The clock is ticking; 2018 will be the last year maintenance in New York (alimony virtually everywhere else will be deductible. The recently enacted tax bill eliminates the tax deduction for the payment of alimony.
Historically, maintenance has been deductible to the paying spouse and includable as income to the recipient spouse. Child support, on the other hand, was a tax neutral payment and is neither deductible to the payor nor taxable to the recipient.
By definition, the spouse paying maintenance would be in higher tax bracket then the recipient spouse. Because of this, attorneys were able to leverage the difference in tax rates between the monied and non-monied spouses to, in part, put more money in the hands of the non-monied spouse at a nominal cost to the payor spouse.
Suppose, for example, a high earning husband in the 50% tax bracket and is paying his wife $100,000 a year in alimony. On a cash flow basis he would be paying maintenance of $100,000, but, because of the tax deduction, his spousal support would actually only cost him on $50,000 after the payment is tax impacted (@50% tax rate on a $100,000 payment).
On the other hand, the wife would receive the $100,000, but after tax (assuming a 25% tax bracket) she would be left with $75,000. This tax impacted payment often was called the “divorce subsidy” because the spouse receiving maintenance payment would be receiving more in after-tax dollars than the spouse was actually paying.
This ability to leverage the parties’ tax rates was particularly beneficial when the payor spouse was paying child in addition to maintenance. The divorce subsidy could be extended by apportioning some part of the non-taxable child support payment taxable maintenance. The payments could be “netted” up so that payor would be in the same place if the payment were tax neutral. The recipient, on the other hand, had more cash in hand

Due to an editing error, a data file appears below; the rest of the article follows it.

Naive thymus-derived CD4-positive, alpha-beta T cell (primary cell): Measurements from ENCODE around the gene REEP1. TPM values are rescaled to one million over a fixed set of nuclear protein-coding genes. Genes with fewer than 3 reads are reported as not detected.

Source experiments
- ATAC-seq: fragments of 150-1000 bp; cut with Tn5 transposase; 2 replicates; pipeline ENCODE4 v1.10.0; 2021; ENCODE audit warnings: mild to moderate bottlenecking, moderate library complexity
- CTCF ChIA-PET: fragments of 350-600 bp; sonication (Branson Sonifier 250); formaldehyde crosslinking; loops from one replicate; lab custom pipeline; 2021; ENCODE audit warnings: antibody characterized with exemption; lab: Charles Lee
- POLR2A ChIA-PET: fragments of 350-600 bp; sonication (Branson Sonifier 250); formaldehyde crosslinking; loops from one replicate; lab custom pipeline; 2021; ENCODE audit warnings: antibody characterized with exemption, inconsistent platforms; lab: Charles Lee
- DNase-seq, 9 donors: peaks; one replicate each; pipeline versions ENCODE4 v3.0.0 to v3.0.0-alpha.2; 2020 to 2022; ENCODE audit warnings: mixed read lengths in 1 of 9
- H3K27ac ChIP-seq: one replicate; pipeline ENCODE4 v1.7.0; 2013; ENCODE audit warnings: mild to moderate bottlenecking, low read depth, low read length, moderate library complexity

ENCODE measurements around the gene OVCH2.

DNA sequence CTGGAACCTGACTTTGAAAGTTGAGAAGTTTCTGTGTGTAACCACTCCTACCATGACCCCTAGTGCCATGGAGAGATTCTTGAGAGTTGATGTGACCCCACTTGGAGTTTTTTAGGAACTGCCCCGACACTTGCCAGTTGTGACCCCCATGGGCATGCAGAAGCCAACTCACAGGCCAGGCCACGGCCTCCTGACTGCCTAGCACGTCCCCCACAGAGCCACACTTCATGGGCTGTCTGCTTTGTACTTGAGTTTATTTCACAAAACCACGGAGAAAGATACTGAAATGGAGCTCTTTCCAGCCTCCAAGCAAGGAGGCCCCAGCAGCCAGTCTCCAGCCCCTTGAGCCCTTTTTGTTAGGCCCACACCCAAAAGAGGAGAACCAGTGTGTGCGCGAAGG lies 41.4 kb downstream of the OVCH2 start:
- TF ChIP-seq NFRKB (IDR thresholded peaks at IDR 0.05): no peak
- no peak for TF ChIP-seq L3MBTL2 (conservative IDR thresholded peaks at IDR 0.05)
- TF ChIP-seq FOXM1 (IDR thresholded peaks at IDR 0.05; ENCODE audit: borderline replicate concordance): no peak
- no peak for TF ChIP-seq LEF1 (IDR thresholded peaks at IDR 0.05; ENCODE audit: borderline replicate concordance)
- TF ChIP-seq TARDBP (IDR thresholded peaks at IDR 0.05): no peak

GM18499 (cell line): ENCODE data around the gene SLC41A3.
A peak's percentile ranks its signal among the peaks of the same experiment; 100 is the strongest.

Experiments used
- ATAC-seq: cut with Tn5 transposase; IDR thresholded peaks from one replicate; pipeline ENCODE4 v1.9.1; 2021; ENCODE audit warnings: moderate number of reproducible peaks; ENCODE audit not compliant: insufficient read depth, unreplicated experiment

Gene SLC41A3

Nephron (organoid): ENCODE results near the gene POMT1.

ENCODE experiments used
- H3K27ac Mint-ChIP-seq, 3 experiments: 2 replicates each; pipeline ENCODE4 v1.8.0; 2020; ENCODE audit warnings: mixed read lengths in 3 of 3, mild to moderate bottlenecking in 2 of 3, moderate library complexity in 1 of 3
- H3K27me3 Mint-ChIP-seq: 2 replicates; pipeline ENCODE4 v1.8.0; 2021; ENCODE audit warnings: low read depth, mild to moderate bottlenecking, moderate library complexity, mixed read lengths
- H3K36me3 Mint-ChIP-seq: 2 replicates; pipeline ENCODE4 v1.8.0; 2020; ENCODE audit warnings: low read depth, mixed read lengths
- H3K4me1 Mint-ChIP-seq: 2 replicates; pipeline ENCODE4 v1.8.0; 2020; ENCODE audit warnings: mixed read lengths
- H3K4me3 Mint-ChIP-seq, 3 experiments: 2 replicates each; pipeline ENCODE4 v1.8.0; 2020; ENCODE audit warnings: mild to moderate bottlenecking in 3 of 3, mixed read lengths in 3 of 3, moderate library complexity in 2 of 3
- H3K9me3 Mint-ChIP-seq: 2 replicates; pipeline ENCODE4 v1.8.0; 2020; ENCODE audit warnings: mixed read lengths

The Future of Spousal Maintenance in New York
New York’s maintenance guidelines, like the Child Support guidelines, are used to calculate the payments based on the parties’ income before consideration of federal and state taxes. It can reasonably be anticipated that the maintenance guidelines will need to be revised to account for the loss of the tax deduction.
Alternatively, if the guidelines are not amended, the parties will be left to negotiate how to tax impact the maintenance payments. Any maintenance guideline calculation would have to be discounted to take into account the tax consequences.
In addition, while maintenance will be deductible to parties with agreements in place before December 31, 2018, any modifications after January 1, 2019, would eliminate the tax deduction. In this case, a party, who lost a job and is seeking a downward modification of a maintenance payment, may get a reduction in the amount of the payment, but lose the ability to deduct it.
I can predict that in December there will be a mad rush to settle cases where maintenance is contemplated.
If you have questions about maintenance in New York, contact us or call us directly at 212-683-9551.